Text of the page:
The first time you switch on an iPhone 6, you will be amazed at how clear the display is. It looks even higher definition than the iPhone 5s which is a pretty nice display itself. So, given that the screen of the iPhone 6 looks so much better than the iPhone 5s, I wondered what was different and ran into the lab for a quick capture of the iPhone 6 screen to see if any of the pixels had changed in size over the last little while.
With each iteration of the iPhone, Apple improves the screens to make them look substantially better, but what surprised me was that the resolution of the Retina Display, at least for the iPhone 4s, 5s, 5c and 6 is identical. I had previously measured and calculated the pixel size of the retina display and for the standard iPhone 6, the pixel size is ~326 PPI. The same exact size…
So, why does this display look so good? It turns out that what is different, like the iPhone 5 vs. the iPhone 4 is the proximity of the pixels to the glass in the iPhone 6 compared with the iPhone 5. With the iPhone 6, the pixels appear to be almost one with the glass. When the iPhone 5 came out, Apple bonded the display to the glass in an effort to get the pixels closer to the surface and Apple has appeared to make the pixels in the 6 even closer still. Some of what we are seeing with the iPhone 6 may be a polarizing filter underneath the glass, but even so, the glass appears thinner and required less focus distance adjustment to get from the surface of the glass to the pixel on another microscope. I don’t know what that precise distance is in microns between the surface of the glass and the pixels, but it was a shorter distance as judged by rotation of the focus knob in the iPhone 6 vs. the iPhone 5. What this accomplishes is making the display appear to be higher resolution. The blacks are blacker, contrast is higher and colors are more vibrant, even with the same OS.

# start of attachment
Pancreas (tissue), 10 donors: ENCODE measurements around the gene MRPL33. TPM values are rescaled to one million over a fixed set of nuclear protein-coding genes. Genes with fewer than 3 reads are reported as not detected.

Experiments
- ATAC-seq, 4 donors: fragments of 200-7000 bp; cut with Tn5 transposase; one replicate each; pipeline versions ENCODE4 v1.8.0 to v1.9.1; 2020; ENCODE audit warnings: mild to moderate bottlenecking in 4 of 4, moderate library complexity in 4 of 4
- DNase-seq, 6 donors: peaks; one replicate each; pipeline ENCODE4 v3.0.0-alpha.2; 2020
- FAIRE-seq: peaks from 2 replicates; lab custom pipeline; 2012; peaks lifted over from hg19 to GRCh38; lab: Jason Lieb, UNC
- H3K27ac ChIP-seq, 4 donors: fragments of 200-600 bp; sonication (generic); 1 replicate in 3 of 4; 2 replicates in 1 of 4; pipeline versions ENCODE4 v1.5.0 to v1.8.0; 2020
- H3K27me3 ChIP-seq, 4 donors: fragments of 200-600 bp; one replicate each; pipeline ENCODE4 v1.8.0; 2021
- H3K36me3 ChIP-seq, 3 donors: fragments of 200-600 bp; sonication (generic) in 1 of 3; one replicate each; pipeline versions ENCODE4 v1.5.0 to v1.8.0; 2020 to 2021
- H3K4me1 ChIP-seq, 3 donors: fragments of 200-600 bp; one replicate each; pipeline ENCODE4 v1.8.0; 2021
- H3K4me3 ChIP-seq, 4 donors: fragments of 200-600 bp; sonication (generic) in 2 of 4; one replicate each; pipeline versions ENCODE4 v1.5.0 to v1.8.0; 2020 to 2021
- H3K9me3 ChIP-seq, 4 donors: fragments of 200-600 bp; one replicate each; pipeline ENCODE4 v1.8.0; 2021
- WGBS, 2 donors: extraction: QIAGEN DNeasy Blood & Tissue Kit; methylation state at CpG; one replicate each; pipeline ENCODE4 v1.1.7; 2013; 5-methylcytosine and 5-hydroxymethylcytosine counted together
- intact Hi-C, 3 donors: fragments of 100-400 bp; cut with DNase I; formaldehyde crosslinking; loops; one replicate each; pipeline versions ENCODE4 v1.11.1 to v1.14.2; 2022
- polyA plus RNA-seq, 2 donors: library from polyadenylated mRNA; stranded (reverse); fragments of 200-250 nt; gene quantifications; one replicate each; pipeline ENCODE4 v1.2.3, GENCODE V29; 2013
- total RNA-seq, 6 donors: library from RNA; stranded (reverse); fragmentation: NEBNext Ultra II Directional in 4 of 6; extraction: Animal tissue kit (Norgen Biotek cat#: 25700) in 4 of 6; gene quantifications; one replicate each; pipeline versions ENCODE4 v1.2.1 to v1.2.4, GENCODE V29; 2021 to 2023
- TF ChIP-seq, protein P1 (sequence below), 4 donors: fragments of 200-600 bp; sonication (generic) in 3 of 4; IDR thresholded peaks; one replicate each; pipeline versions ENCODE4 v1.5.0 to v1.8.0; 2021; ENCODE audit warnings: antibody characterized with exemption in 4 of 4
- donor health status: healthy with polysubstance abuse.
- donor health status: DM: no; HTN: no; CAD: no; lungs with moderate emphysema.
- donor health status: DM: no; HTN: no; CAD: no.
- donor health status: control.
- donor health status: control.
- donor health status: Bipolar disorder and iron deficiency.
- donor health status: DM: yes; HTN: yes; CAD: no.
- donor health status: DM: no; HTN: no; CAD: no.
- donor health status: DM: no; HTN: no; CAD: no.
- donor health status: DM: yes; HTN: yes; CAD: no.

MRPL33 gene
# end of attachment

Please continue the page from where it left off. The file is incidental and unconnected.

Each display was imaged with the same settings on a stereomicroscope and a Canon 1D Mk III camera was used for imaging. Magnification was held constant in all captures. I used a Zeiss microscope with Zeiss 25x Plan APO lens to qualitatively measure the distance by focus knob rotation from the surface of the glass to the pixels.
I did find it interesting that Apple went with a different geometry to the subpixels in the iPhone 6. This is a geometry that has been used for Apple Cinema Displays going back to at least 2007 as well as on the iPad a couple years ago. What this does in terms of image appearance, I am not sure. It could simply be different manufacturing approaches or there may be a psychophysical difference between sub pixel geometries… I don’t know, but would love to hear from an LCD engineer on their thoughts here.
Interestingly, the iPhone 5 series of displays appear to have more texture in the sub pixels than on the iPhone 4 Retina Displays.
The image at the top was made with the following camera/settings:
Camera: Canon Powershot S100
Focal Length: 8.31